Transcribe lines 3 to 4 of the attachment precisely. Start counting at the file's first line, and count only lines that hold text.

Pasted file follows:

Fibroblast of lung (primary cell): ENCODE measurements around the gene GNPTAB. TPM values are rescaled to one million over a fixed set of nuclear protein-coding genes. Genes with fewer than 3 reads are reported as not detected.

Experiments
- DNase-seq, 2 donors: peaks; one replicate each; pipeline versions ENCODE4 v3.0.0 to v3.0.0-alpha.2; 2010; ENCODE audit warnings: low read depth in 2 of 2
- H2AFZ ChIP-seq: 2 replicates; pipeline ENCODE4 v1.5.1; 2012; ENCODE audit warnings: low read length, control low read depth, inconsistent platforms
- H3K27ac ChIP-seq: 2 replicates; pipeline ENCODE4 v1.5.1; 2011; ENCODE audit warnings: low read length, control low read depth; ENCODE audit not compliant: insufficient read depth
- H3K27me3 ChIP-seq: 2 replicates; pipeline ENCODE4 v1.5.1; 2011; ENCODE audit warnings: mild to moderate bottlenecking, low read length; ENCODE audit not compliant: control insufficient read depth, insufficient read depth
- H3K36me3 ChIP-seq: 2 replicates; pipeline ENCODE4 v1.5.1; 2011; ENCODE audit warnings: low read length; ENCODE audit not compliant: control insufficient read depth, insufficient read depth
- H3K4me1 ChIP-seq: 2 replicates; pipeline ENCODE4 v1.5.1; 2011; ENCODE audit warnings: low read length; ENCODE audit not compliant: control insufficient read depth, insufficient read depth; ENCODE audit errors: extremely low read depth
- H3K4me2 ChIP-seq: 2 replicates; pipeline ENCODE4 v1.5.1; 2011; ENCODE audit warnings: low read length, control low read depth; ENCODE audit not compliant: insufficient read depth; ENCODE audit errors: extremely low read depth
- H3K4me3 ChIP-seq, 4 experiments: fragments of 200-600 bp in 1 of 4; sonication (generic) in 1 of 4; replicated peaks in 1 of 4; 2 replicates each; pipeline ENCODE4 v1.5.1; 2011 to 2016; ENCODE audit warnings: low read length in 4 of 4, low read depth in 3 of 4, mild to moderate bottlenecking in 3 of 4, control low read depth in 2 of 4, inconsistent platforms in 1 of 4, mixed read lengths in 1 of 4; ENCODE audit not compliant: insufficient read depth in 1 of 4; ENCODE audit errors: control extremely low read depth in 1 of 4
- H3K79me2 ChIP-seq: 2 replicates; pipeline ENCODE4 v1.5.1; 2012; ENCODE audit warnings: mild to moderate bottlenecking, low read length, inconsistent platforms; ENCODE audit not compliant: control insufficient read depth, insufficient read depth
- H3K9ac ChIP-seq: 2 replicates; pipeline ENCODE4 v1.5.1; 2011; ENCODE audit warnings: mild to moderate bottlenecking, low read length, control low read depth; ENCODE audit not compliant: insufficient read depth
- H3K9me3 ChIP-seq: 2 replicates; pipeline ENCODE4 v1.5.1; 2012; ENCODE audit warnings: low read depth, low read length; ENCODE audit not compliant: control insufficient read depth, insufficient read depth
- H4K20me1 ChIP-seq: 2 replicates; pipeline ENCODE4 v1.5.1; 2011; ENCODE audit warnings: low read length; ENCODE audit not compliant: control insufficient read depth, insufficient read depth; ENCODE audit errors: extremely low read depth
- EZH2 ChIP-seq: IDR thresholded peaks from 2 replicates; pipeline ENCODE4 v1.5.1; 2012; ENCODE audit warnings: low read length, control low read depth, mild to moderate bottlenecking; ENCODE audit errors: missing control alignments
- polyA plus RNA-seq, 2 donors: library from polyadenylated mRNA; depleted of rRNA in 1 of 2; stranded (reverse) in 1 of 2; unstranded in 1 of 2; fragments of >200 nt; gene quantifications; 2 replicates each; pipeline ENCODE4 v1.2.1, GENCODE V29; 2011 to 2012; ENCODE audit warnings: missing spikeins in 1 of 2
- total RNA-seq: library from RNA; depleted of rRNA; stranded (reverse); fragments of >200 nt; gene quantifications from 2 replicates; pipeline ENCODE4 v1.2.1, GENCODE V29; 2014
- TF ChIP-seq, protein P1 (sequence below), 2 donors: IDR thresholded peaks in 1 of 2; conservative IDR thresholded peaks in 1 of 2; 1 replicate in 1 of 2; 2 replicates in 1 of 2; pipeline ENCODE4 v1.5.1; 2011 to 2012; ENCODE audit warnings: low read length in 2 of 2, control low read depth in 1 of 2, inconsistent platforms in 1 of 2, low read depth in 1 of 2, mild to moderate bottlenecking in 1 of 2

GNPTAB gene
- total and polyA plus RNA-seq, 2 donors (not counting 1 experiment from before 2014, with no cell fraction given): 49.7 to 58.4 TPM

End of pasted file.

- DNase-seq, 2 donors: peaks; one replicate each; pipeline versions ENCODE4 v3.0.0 to v3.0.0-alpha.2; 2010; ENCODE audit warnings: low read depth in 2 of 2
- H2AFZ ChIP-seq: 2 replicates; pipeline ENCODE4 v1.5.1; 2012; ENCODE audit warnings: low read length, control low read depth, inconsistent platforms